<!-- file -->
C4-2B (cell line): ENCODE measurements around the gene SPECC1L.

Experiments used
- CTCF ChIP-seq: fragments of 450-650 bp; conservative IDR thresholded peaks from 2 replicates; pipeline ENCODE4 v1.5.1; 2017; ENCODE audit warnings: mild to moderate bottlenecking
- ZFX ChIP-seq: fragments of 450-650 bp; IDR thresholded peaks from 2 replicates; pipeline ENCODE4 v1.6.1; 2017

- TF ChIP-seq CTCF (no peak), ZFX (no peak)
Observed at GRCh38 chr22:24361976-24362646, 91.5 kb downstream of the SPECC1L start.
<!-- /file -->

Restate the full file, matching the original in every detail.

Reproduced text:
C4-2B (cell line): ENCODE measurements around the gene SPECC1L.

Experiments used
- CTCF ChIP-seq: fragments of 450-650 bp; conservative IDR thresholded peaks from 2 replicates; pipeline ENCODE4 v1.5.1; 2017; ENCODE audit warnings: mild to moderate bottlenecking
- ZFX ChIP-seq: fragments of 450-650 bp; IDR thresholded peaks from 2 replicates; pipeline ENCODE4 v1.6.1; 2017

- TF ChIP-seq CTCF (no peak), ZFX (no peak)
Observed at GRCh38 chr22:24361976-24362646, 91.5 kb downstream of the SPECC1L start.